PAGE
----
Energy-from-Waste in Middle East


There are several energy-from-waste initiatives already underway in the region. Qatar was the first GCC country to implement a EfW programme and currently generates over 30MW of electricity from its Domestic Solid Waste Management Center (DSWMC) located at Messeid (Doha). Saudi Arabia and the UAE have both stated that they have WtE production capacity targets of 100MW. Bahrain, Kuwait and Oman are also seriously considering energy-from-waste as a means to tackle the worsening waste management problem.

Source: www.bioenergyconsult.com

New technologies naturally take time to become established as their efficiency versus cost ratios are analysed. However, it is becoming increasingly clearer that energy-from-wastes is a viable and efficient method for solid waste management and generation of alternative energy in the Middle East.

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Climate Change Initiatives in Qatar


Qatar’s environmental records have always been in news, of course for the negative ones, but it has always strived to work towards reduction of GHGs emissions. Qatar is already doing plen…

Source: www.ecomena.org

It is heartening to see that Qatar has recognized the importance of renewable energy and sustainability and its fight for reducing its ecological footprint. A cheaper, greener, sustainable and more reliable energy future for Qatar could be within reach.

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Understanding Qatar’s Ecological Footprint


Qatar’s environmental impact remains worryingly high. The country’s per capita ecological footprint is now the second highest in the world, as another Gulf state, Kuwait, has overtaken it to become the worst offender of the 152 countries that were measured

Source: www.ecomena.org

Grass-root level environmental education, removal of subsidies on water and energy, sustainable waste management practices, effective laws, awareness programs and mandatory stakeholder participation are some of the measures that may improve the environmental scenario in Qatar.

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Urban Transportation in Saudi Arabia


Transportation sector has played a prominent role in the socio-economic development of Kingdom of Saudi Arabia. However, there are a wide range of current and future issues which should be tackled …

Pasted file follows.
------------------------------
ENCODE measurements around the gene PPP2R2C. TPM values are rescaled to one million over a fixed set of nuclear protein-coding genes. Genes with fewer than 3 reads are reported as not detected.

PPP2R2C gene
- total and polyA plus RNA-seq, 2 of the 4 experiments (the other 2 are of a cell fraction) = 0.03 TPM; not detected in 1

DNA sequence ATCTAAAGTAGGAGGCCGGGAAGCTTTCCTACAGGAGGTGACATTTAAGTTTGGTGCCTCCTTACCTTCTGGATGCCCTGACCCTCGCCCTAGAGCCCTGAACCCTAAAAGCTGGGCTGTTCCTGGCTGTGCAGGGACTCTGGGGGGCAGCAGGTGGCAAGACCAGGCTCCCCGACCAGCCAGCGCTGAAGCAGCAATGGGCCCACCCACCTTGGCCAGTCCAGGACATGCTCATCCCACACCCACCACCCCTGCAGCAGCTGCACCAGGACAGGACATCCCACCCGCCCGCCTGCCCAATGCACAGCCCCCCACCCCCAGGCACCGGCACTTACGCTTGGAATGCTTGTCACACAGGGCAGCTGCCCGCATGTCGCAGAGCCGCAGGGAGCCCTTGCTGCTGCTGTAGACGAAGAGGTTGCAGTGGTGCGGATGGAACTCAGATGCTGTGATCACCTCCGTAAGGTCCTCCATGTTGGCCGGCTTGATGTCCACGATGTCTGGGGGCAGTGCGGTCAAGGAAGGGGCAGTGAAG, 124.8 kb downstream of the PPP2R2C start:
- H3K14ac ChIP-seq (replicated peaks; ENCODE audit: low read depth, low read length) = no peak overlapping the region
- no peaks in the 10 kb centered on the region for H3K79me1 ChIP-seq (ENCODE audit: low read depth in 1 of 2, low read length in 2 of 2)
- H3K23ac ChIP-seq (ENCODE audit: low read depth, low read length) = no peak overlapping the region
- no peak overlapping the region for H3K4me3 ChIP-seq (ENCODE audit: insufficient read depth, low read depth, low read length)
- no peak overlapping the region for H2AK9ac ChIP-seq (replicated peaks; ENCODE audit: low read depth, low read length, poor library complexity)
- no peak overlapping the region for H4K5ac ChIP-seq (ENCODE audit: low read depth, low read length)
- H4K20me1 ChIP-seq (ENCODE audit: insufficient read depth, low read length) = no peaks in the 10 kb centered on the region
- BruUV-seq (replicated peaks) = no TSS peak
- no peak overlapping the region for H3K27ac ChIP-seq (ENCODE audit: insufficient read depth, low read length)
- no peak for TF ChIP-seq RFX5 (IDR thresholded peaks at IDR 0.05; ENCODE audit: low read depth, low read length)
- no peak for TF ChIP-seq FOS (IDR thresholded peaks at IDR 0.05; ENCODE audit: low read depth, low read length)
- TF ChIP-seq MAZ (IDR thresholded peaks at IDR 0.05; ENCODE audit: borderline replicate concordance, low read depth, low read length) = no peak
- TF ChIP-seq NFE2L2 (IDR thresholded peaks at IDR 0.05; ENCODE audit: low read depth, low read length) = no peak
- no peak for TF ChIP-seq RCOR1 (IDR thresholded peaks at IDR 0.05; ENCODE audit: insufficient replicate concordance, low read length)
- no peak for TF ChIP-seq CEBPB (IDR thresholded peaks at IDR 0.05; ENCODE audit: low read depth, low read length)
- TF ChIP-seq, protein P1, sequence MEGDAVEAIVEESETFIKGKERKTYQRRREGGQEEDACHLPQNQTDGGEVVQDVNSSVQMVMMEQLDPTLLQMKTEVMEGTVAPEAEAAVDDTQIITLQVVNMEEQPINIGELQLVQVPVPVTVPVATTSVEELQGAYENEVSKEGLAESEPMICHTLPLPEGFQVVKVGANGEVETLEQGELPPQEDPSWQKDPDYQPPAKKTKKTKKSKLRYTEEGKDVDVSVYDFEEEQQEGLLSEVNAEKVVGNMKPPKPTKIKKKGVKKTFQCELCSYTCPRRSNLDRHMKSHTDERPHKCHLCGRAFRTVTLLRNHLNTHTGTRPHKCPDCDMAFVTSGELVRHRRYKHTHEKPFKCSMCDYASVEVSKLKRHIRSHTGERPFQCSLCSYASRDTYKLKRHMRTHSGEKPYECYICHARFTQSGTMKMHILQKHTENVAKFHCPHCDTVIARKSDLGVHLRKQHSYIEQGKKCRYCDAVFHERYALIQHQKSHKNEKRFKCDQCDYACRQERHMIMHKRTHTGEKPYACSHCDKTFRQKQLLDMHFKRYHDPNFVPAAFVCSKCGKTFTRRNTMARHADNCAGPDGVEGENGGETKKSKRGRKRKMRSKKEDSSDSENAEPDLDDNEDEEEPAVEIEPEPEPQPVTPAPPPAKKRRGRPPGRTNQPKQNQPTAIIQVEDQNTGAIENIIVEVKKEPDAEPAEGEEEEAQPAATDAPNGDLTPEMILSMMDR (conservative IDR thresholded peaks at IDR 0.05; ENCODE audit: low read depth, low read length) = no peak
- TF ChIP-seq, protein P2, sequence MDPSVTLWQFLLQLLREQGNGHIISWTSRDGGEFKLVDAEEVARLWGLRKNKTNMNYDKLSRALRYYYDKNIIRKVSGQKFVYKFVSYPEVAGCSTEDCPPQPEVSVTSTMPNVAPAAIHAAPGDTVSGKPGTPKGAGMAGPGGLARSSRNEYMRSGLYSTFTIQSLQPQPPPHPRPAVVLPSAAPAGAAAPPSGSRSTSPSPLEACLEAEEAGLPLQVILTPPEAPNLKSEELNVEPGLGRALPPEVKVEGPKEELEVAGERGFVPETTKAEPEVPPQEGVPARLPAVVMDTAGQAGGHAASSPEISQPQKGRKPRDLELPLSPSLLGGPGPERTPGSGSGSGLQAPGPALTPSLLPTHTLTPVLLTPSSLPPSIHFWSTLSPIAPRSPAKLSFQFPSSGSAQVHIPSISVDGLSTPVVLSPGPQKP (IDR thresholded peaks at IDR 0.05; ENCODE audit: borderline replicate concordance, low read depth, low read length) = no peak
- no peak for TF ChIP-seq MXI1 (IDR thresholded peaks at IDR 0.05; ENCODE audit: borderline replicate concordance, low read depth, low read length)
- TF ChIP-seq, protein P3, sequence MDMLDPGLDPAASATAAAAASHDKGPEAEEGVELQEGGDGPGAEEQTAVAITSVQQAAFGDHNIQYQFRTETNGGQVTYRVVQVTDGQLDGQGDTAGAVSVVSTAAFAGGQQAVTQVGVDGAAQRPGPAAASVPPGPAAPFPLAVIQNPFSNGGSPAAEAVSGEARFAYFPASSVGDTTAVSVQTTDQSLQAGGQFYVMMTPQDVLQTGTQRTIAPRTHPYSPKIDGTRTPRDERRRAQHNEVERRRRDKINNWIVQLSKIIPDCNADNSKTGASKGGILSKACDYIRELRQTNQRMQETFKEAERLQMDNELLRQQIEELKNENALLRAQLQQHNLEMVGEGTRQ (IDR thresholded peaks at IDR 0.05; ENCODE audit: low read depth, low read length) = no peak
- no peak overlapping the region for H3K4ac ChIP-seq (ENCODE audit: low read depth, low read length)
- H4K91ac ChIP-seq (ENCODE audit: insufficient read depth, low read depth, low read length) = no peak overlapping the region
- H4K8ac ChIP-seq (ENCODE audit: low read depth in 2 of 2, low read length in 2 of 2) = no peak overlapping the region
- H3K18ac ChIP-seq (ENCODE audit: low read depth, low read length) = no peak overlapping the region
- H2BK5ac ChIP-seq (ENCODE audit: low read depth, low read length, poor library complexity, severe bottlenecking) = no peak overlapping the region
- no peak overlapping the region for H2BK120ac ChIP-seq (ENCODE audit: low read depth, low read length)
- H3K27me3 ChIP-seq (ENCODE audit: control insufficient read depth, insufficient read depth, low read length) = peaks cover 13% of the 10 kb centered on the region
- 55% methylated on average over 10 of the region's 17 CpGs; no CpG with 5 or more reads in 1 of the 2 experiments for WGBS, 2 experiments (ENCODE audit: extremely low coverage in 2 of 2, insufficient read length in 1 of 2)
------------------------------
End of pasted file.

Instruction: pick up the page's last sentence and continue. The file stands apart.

Source: www.ecomena.org

Saudi Arabia needs to implement short and medium term strategies that will get the urban population to begin transitioning from conventional modes to environmentally-sustainable modes of transport. The needs of future urban populations are what should be considered by traffic and transportation planners, not future projections of the number of cars. 

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Consequences of CO2-Caused Ocean Acidification


Ocean acidification involves the ocean’s pH, changes in which make the water become either more alkaline or more acidic. Tests have shown that “for more than 600,000 years the ocean had a pH of approximately 8.2.” But since the industrial revolution, the ocean’s pH has dropped by 0.1 unit.

Source: www.ecomena.org

CO2-caused climate changes have already made the planet’s food shortage worse. Over the next three decades, climate changes will make it still worse. These shortages will be further exacerbated by the reduction of seafood because of CO2-caused ocean acidification.

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Energy-Efficient Fuel Standards in KSA


Saudi Arabia has one of the world’s highest per capita fuel consumption in the transportation sector. This is primarily due to lack of efficient public transportation and current fuel subsidy policy. The country is witnessing an escalating demand on its domestic energy needs and it is imperative on policymakers to devise policies for conservation of energy resources and reduction of GHGs emissions in the transportation sector.

Source: www.ecomena.org

Saudi Arabia’s CAFE standard is a means to stimulate energy efficiency and encourage resource conservation and contribute to the environment. This will enable consumers to save money, reduce fossil fuel consumption and strengthen the Kingdom’s role in the fight against climate change.

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Sustainable Development in Islamic Teachings


The concept of sustainable development in Islam can be defined as “The balanced and simultaneous realization of consumer welfare, economic efficiency, attainment of social justice, and ecological balance in the framework of a evolutionary knowledge-based, socially interactive model defining the Shuratic process”

Source: www.ecomena.org

The protection, conservation, and development of the environment and natural resources is a mandatory religious duty to which every Muslim should be committed. This commitment emanates from the individual’s responsibility before God to protect himself and his community. 

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